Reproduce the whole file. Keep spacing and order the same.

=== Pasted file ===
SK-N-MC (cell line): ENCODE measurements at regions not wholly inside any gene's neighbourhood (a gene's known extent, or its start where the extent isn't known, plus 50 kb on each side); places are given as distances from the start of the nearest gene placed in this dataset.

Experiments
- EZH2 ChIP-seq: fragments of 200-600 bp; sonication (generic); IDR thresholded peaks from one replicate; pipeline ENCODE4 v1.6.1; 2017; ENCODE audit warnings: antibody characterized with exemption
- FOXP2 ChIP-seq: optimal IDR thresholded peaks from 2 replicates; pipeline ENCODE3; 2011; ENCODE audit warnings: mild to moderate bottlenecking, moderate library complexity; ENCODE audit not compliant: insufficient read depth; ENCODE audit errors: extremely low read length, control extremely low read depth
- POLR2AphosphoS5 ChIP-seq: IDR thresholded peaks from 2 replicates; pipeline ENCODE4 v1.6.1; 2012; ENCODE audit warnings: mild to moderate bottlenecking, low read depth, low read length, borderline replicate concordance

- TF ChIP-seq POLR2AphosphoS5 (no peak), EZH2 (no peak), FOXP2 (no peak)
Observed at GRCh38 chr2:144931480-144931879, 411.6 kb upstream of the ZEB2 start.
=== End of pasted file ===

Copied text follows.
SK-N-MC (cell line): ENCODE measurements at regions not wholly inside any gene's neighbourhood (a gene's known extent, or its start where the extent isn't known, plus 50 kb on each side); places are given as distances from the start of the nearest gene placed in this dataset.

Experiments
- EZH2 ChIP-seq: fragments of 200-600 bp; sonication (generic); IDR thresholded peaks from one replicate; pipeline ENCODE4 v1.6.1; 2017; ENCODE audit warnings: antibody characterized with exemption
- FOXP2 ChIP-seq: optimal IDR thresholded peaks from 2 replicates; pipeline ENCODE3; 2011; ENCODE audit warnings: mild to moderate bottlenecking, moderate library complexity; ENCODE audit not compliant: insufficient read depth; ENCODE audit errors: extremely low read length, control extremely low read depth
- POLR2AphosphoS5 ChIP-seq: IDR thresholded peaks from 2 replicates; pipeline ENCODE4 v1.6.1; 2012; ENCODE audit warnings: mild to moderate bottlenecking, low read depth, low read length, borderline replicate concordance

- TF ChIP-seq POLR2AphosphoS5 (no peak), EZH2 (no peak), FOXP2 (no peak)
Observed at GRCh38 chr2:144931480-144931879, 411.6 kb upstream of the ZEB2 start.